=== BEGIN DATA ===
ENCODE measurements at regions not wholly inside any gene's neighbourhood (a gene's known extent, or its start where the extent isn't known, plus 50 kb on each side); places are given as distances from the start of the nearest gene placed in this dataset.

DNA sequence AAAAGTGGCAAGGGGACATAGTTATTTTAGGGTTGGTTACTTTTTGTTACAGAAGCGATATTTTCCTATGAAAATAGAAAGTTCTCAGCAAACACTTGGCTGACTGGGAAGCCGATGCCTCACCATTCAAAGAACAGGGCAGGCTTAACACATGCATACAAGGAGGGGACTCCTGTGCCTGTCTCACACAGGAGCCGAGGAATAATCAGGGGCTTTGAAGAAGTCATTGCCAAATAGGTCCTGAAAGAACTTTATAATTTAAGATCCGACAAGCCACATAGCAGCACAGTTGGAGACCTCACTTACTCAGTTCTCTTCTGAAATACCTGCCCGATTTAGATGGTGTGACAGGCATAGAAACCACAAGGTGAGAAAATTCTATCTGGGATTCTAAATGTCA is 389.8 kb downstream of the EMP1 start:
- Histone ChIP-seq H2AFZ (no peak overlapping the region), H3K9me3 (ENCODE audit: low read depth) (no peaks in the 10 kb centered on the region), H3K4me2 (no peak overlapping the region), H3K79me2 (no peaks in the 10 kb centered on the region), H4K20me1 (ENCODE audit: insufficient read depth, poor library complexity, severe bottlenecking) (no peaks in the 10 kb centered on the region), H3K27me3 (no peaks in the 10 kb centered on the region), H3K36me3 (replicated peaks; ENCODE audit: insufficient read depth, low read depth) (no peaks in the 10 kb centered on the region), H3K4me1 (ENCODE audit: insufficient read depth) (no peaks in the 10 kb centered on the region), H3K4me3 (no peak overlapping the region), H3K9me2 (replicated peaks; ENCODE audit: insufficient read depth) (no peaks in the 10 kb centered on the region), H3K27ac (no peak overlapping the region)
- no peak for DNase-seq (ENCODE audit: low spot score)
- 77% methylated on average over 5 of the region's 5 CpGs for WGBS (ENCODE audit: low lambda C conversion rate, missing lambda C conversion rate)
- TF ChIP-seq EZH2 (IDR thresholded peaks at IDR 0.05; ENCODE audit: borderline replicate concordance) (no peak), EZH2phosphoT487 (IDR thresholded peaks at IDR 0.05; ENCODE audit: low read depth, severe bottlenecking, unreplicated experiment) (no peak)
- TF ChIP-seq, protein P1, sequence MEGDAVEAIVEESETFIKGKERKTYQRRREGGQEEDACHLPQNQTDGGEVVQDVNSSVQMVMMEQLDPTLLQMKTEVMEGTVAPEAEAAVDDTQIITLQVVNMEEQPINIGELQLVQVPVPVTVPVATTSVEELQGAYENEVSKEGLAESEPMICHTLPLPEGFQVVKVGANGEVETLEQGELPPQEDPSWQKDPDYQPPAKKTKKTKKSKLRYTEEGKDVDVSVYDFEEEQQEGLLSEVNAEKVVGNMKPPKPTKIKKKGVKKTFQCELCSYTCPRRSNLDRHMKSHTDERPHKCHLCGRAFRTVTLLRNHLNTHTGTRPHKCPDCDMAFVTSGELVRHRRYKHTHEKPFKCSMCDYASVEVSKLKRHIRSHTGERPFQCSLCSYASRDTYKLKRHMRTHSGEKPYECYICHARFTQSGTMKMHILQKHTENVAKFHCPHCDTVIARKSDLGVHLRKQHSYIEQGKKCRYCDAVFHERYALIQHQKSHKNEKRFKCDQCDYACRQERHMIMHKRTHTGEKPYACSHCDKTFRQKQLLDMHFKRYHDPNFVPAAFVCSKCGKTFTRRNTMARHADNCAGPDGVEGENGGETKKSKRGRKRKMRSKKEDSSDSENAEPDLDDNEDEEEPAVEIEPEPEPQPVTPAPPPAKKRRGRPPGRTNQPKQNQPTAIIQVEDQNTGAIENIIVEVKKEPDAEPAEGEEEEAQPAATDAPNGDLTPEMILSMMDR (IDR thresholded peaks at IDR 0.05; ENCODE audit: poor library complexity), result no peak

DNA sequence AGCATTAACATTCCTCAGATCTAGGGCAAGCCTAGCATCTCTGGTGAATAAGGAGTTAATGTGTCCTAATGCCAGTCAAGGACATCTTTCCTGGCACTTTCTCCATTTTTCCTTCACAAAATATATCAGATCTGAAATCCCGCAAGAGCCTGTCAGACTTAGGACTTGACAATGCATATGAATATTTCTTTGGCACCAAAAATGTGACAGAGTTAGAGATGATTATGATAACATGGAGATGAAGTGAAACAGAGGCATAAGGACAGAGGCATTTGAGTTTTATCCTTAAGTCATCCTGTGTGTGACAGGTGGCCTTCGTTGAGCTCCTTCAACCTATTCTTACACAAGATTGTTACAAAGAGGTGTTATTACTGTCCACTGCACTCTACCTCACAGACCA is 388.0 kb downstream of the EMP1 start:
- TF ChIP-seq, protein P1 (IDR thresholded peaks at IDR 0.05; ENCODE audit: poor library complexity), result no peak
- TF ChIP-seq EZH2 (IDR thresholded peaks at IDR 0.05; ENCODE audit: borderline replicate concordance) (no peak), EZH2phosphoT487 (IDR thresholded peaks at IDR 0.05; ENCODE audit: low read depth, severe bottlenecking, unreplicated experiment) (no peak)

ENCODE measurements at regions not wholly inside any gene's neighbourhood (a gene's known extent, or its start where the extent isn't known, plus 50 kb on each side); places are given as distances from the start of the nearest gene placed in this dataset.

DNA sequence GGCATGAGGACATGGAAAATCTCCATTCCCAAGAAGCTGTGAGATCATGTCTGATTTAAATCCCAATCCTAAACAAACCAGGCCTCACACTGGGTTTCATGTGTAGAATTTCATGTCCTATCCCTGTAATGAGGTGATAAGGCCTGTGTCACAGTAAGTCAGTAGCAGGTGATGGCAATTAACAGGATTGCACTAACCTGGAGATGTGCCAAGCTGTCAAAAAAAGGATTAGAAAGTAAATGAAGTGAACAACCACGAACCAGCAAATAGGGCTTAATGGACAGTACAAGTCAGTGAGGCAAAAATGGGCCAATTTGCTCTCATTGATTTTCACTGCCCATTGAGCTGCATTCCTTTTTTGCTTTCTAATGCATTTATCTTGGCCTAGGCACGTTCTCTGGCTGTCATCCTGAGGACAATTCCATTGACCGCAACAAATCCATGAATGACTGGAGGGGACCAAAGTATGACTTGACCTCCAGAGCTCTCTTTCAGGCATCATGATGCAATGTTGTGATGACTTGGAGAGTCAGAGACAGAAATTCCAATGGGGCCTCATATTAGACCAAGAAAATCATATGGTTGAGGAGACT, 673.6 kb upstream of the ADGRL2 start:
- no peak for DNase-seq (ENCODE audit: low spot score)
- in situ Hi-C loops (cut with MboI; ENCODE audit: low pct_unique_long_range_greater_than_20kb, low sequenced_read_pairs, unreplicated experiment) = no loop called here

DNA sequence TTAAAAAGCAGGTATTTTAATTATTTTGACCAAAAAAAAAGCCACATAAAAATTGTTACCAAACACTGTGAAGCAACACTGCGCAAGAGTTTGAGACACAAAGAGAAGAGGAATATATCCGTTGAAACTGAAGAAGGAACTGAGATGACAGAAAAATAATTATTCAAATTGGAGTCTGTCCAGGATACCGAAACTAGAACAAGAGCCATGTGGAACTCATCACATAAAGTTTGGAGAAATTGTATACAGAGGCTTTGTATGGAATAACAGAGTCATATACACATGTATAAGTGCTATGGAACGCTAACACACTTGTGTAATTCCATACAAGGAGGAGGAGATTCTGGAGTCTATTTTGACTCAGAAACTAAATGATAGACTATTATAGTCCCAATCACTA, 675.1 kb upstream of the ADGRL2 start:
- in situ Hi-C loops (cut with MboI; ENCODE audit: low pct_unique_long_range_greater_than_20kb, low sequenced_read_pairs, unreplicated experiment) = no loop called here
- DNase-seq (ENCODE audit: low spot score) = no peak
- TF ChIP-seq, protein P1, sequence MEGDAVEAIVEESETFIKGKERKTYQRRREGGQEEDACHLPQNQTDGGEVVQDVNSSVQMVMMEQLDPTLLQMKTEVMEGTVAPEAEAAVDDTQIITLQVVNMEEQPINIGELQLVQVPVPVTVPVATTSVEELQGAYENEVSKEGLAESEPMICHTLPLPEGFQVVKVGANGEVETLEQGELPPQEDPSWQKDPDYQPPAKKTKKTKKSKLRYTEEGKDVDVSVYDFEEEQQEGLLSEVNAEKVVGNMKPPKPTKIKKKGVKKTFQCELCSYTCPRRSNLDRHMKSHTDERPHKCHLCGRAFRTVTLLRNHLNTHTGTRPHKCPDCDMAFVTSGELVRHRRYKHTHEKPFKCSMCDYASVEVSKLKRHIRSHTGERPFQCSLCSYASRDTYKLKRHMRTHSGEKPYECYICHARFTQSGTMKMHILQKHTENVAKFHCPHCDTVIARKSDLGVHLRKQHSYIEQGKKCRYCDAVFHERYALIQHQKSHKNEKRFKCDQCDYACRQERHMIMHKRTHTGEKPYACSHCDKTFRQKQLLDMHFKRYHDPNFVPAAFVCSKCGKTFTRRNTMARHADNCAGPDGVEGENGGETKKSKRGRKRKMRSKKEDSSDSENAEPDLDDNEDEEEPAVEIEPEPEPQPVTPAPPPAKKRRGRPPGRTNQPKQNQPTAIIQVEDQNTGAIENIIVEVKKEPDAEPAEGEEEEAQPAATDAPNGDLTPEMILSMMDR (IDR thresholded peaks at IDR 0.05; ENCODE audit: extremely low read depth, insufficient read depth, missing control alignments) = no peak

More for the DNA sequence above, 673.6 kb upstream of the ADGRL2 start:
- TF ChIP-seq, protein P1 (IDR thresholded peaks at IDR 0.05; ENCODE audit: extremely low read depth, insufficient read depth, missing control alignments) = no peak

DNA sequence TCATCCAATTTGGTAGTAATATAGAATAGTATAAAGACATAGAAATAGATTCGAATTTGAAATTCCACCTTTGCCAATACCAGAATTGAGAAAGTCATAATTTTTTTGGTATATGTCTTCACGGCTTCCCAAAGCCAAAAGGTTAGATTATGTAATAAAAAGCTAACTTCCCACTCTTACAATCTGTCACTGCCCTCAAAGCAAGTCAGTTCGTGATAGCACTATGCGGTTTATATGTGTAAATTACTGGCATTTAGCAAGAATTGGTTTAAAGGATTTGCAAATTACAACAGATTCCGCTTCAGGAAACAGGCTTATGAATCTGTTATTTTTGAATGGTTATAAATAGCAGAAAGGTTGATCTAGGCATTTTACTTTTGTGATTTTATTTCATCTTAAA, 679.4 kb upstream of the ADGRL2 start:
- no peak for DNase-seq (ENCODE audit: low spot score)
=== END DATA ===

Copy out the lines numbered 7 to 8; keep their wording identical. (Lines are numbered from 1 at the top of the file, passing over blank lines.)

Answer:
- TF ChIP-seq, protein P1, sequence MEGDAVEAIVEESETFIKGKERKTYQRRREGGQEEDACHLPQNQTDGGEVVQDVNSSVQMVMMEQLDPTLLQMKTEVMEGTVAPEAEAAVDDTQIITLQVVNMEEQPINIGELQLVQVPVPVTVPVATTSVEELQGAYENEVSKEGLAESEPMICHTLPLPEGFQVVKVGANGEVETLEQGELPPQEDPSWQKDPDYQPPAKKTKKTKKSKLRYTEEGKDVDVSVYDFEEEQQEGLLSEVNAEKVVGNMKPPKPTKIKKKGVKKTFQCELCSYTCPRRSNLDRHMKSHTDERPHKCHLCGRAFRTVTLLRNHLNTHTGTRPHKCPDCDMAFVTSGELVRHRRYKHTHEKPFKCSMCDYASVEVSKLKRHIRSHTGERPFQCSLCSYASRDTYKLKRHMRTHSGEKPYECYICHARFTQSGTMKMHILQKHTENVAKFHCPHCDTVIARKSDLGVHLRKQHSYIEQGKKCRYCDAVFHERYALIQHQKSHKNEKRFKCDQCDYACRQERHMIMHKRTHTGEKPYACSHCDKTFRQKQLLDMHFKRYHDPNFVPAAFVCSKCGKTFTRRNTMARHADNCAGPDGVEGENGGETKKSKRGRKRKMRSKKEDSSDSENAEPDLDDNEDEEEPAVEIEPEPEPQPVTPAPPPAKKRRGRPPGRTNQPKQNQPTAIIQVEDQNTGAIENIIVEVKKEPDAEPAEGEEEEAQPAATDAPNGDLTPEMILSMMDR (IDR thresholded peaks at IDR 0.05; ENCODE audit: poor library complexity), result no peak

DNA sequence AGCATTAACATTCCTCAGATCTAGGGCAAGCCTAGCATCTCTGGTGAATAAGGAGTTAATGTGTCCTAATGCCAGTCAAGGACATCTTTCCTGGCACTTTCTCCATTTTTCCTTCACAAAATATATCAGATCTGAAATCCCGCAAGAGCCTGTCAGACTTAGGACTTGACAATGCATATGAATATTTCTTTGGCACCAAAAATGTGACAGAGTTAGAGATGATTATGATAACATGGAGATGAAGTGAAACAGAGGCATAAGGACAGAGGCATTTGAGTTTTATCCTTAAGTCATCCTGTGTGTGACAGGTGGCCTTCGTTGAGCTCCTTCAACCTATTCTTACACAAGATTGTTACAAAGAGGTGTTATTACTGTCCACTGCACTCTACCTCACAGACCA is 388.0 kb downstream of the EMP1 start: